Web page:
Getting In: Mediator’s Entry into the Settlement of African Conflicts

alt Mohammed O. Maundi, I. William Zartman, Gilbert Khadiagala and Kwaku Nuamah
Published by: United States Institute of Peace, 2006
ISBN: 10: 1929223625 13: 978-1929223626

Reviewed by: Venashri Pillay, Senior Researcher at ACCORD
In Conflict Trends Issue 3 of 2007

This clearly-written and well-organised book sheds light on the previously unexplored area of mediation initiation and entry in violent and protracted African conflicts. By addressing the critical entry stage of mediation (including decisions to invite, initiate and accept such intervention), the authors have filled a significant gap in the existing mediation scholarship, which has largely focused on the mediation process and settlement outcomes.

From Warfare To Welfare

alt Edited by Marie Muller and Bas De Gaay Fortman
Published by: Royal Van Gorcum, 2004
ISBN: 10: 902324043X 13: 978-9023240433

Reviewed by: Senzo Ngubane
In Conflict Trends Issue 3 of 2004

Undoubtedly, the question of security in Southern of security in Southern Africa will continue to be one of the main issues for discussion around regional cooperation among member states that belong to the Southern African Development Community (SADC). This is the case for a number of reasons. These include the fact that the sub-region does not seem to have been able to define in clear and concrete terms what approach it ought to take when it comes to its security. Or, where attempts have been made to define that approach, the responsible policy makers and other relevant actors have not been able to take the necessary steps to ensure implementation. This reviewer has argued elsewhere that, among other challenges that exist around the discourse on security in Southern Africa, there seems to be a gap between the academic thinking on the one hand and the policy approaches and decisions on the other. To put the matter differently, there is a plethora of academic thinking about a need for an alternative approach to security in the region. Such a gap is found specifically within the concept which has come to be known as human security.

From Soldiers to Citizens: Demilitarization of Conflict and Society

João Gomes Porto, Chris Alden and Imogen Parsons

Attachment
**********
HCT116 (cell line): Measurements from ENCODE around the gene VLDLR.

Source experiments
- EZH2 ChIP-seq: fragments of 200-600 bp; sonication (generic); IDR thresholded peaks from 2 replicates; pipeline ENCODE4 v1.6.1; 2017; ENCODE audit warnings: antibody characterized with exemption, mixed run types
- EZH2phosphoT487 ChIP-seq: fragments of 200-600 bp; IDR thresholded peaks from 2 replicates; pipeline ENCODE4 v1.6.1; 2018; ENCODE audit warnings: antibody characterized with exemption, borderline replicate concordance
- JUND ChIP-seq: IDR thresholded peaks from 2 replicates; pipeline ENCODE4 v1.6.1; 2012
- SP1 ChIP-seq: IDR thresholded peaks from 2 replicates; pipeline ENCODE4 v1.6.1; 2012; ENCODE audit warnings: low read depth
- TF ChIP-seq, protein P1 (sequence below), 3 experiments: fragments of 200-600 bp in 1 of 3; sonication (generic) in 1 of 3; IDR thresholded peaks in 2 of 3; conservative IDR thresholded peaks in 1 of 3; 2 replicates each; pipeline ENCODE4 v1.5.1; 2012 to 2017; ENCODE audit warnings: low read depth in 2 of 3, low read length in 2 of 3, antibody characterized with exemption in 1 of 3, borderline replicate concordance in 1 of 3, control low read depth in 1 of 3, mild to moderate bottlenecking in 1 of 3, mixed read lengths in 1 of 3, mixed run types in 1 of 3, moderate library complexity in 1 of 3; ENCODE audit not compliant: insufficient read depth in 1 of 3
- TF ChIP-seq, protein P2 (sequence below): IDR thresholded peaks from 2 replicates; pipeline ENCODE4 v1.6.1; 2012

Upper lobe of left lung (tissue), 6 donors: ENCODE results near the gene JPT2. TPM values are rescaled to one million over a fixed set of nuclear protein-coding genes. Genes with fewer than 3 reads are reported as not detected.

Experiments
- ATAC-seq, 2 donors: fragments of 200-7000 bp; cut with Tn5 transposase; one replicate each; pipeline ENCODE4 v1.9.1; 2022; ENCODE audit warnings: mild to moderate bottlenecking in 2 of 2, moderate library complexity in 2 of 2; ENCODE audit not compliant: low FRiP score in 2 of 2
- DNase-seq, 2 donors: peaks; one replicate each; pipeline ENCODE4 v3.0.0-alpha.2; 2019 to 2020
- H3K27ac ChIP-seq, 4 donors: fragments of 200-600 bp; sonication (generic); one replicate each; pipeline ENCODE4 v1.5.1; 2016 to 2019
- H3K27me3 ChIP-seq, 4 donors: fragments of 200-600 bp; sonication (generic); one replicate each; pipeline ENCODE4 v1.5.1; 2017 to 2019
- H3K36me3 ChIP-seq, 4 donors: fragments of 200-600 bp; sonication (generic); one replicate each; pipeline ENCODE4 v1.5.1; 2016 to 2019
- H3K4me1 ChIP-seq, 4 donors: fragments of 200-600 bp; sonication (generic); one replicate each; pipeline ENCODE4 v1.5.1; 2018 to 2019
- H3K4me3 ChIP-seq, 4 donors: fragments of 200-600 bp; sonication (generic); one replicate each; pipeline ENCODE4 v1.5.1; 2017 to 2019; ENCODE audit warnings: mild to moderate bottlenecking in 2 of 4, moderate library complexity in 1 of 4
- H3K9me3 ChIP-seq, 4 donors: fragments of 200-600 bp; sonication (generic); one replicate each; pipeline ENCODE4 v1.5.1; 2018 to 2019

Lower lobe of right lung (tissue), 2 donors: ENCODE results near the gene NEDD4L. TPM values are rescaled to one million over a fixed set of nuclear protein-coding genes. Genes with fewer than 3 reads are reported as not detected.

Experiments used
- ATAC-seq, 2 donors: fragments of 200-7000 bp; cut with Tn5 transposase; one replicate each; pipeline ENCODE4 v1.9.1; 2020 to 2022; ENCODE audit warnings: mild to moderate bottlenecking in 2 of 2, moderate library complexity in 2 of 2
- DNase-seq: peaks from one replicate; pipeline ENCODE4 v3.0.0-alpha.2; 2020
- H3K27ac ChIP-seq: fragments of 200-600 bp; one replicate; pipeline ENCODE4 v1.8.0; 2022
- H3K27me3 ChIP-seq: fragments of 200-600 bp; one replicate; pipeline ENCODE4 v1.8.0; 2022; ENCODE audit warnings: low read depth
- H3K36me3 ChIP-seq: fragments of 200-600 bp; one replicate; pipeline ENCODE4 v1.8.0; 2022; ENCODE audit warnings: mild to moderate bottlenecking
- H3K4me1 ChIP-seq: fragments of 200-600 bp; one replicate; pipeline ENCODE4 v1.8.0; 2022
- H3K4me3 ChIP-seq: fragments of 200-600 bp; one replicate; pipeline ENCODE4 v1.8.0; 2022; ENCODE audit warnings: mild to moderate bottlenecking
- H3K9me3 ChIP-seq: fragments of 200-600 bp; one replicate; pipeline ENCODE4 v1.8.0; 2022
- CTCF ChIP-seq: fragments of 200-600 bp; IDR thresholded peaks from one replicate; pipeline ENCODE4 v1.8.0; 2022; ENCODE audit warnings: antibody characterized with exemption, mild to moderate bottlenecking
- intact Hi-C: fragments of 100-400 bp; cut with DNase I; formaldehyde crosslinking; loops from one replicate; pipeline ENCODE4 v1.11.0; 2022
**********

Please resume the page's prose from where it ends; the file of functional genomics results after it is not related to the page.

Aldershot. Ashgate, 2007, 192 pp.
ISBN 978-0-7546-7210-4

Reviewed by Grace Maina, Acting Manager of the Knowledge Production Department at ACCORD
In the African Journal on Conflict Resolution Volume 10 No. 1, 2010

The focus of this book falls into the greater discussions of peace-building and post-conflict reconstruction. This book provides an in-depth analysis of the Disarmament, Demobilisation and Reintegration (DDR) process and delves into an even deeper conversation about the concept and practice of Reintegration. The authors use empirical research on the Angolan DDR process to assess the merits and challenges of our understanding of the process of reintegration.

From Peacekeeping to Complex Emergencies – Peace Support Missions in Africa

alt Edited by Jakkie Cilliers and Greg Mills
Published by: SAIIA/ISS, Johannesburg, 1999
ISBN: 10: 1874890994 13: 978-1874890997

Reviewed by: Kwezi Mngqibisa, ACCORD
In Conflict Trends Issue 4 of 1999

The main thrust of this book is the pursuit of consensus around a standard African peacekeeping doctrine. In the first article, Cilliers and Mills do an excellent job in introducing the reader to the harsh realities that characterise conflicts and their resolution.

From Enslavement to Environmentalism: Politics on a Southern African Frontier

alt Hughes, David McDermott
Published by: Seattle and London: University of Washington Press in association with Weaver Press, Harare, 2006
ISBN: 10: 0295985909 13: 978-0295985909

Reviewed by Reviewed by Annie Derges, Senior Documentalist, SAPES Books
In the African Journal on Conflict Resolution Volume 7 No. 1, 2007